Maduro wins disputed vote as Venezuela mulls bleak future

Venezuelan President Nicolas Maduro
Venezuelan President Nicolas Maduro

CARACAS, Venezuela (AFP) — Venezuela was facing the threat of fresh international sanctions and intensified domestic unrest Monday following President Nicolas Maduro’s re-election in a vote rejected by the opposition as a farce.

In a further sign of the escalating pressure on Maduro, the 14 countries of the Lima Group, including Argentina, Brazil and Canada, said Monday they were recalling their ambassadors from Venezuela to protest what they said was an illegitimate presidential election.

Venezuela was already isolated and deep in the worst economic crisis of its history, with its people enduring food and medicine shortages that have sparked violent unrest and a mass exodus by hundreds of thousands of people.

Election officials said Maduro won 68 per cent of the votes cast in Sunday’s presidential poll, far ahead of the 21 per cent won by his nearest rival, ex-army officer Henri Falcon.

In an address to cheering supporters outside Miraflores Palace in Caracas, Maduro hailed his victory for another six-year term as a “historic record”.

“We won again! We triumphed again! We are the force of history turned into a permanent popular victory!” Maduro told those gathered to celebrate his “knockout” victory.

But the vote was marred by a 52 per cent abstention rate — a historic high — following a boycott called by the Democratic Unity Roundtable (MUD) opposition coalition, which slammed the ballot as a “farce.”

Even before it took place, the United States, Canada, the European Union and a dozen Latin American countries said they would not recognise the results.

As well as recalling its ambassadors, the countries of the Lima Group said Monday they were summoning Venezuelan envoys in their capitals over Maduro’s win, saying “it did not conform with international standards for a free, fair and transparent democratic process.”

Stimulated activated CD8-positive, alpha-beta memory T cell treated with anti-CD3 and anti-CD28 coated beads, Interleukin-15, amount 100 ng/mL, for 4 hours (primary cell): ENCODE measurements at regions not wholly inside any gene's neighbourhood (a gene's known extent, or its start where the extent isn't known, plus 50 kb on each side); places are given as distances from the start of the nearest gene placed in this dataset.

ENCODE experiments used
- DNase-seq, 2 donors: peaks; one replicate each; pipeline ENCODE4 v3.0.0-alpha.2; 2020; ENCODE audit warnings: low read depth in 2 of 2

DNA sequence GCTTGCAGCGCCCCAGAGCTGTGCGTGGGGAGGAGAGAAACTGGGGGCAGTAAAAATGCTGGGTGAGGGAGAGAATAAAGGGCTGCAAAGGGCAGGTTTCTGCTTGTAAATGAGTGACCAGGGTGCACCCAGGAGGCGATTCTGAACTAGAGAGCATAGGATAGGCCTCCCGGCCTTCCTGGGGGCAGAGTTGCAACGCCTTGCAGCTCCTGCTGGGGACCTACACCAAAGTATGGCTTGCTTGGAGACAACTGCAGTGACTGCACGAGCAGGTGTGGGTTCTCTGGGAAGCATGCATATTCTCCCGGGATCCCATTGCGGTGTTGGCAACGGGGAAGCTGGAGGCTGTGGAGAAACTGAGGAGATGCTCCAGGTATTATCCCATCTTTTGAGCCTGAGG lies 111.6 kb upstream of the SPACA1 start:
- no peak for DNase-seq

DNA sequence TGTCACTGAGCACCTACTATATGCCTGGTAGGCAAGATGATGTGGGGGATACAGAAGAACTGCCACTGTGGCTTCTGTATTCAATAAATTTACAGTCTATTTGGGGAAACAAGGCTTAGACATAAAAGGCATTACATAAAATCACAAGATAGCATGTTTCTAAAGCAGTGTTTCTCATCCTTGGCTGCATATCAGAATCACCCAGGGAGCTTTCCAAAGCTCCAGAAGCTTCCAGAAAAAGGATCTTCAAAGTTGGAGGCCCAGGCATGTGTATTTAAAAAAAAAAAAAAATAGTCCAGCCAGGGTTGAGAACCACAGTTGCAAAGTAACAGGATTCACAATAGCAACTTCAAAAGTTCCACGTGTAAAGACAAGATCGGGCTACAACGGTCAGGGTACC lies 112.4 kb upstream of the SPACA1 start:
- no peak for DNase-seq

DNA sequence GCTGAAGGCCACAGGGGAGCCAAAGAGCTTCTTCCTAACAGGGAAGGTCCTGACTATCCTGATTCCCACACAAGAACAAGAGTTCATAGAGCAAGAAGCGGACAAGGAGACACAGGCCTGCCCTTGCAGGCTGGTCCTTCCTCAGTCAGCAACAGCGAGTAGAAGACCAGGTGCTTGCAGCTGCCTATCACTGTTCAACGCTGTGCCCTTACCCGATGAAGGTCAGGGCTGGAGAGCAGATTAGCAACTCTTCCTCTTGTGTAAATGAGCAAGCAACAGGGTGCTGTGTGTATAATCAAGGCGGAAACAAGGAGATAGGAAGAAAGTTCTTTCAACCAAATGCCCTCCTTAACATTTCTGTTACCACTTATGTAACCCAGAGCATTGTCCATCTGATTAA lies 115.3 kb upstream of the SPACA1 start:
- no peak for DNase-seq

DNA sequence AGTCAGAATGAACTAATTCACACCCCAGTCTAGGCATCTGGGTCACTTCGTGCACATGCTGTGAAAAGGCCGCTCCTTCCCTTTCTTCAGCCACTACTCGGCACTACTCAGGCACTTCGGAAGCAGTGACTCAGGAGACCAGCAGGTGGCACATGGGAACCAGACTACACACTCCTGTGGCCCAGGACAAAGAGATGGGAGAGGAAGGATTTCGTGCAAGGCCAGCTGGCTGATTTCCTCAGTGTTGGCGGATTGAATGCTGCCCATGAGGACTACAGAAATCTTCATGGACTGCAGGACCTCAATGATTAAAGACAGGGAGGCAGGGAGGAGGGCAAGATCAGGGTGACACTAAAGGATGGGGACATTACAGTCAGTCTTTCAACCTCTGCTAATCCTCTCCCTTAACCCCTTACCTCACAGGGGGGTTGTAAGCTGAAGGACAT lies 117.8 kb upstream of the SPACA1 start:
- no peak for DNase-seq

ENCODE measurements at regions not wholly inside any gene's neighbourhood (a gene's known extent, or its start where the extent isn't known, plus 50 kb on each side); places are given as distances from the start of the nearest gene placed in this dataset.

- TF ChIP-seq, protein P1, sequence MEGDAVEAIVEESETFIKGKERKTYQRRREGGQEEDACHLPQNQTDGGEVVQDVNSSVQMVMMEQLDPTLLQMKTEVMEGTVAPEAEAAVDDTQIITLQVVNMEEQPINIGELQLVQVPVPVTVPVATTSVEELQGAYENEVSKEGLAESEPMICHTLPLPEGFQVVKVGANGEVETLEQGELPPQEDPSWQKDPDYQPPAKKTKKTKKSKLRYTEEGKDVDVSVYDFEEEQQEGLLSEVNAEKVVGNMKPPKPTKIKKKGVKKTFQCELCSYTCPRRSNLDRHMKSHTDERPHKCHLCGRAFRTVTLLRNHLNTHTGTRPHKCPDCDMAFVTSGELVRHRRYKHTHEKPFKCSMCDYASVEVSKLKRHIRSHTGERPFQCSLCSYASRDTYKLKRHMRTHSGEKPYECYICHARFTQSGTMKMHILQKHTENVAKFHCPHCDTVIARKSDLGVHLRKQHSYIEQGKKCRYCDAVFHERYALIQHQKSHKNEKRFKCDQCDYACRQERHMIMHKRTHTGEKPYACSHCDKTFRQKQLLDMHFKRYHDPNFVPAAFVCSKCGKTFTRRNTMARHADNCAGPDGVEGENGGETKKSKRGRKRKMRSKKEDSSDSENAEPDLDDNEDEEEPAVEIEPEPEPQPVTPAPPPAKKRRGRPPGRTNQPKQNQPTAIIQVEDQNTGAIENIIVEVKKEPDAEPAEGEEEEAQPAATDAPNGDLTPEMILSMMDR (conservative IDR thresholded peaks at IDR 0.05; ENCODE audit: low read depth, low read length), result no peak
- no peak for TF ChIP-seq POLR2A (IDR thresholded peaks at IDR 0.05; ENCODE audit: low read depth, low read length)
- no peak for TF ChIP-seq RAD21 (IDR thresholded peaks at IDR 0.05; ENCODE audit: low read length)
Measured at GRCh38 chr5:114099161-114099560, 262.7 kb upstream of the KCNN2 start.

The group highlighted the “deepening” humanitarian and political crisis in Venezuela and the resulting refugee fallout for neighbouring countries, blaming “the loss of democratic institutions, the rule of law and the lack of guarantees and political freedoms.”

Falcon, a loyalist of the late leftist firebrand Hugo Chavez who was neck-and-neck with Maduro in pre-election surveys, said the vote lacked “legitimacy” and accused the government of vote buying.

“For us, there were no elections,” he told reporters. “We have to have new elections in Venezuela.”

And third-placed Javier Bertucci, an evangelist pastor who polled around 11 per cent, also joined the call for new elections.

Maduro may have won, but the near future appears bleak as the country faces economic ruin. The IMF estimates that Venezuela’s GDP will continue to shrink this year, with the inflation rate expected to reach 13,800 per cent.

Venezuela has always relied on its oil, but production has dropped to its lowest level in 30 years despite a recent rise in prices.

“The upcoming scenario is clear: political tension and radicalization, repression, massive international rejection, a sharpening of sanctions, and a climax to the economic crisis,” said analyst Luis Vicente Leon.

Maduro, a former bus driver, union leader, foreign minister and Chavez’s hand-picked political heir, has presided over an implosion of the once-wealthy oil producer’s economy since taking office in 2013.

The socialist leader says Venezuela is the victim of an “economic war” waged by the conservative opposition and external powers including the United States aimed at toppling him. Critics, however, blame him for gross economic mismanagement.

In his victory speech, Maduro acknowledged that “changes” were necessary.

“I will dedicate myself entirely towards economic recovery,” he said, but gave few details.



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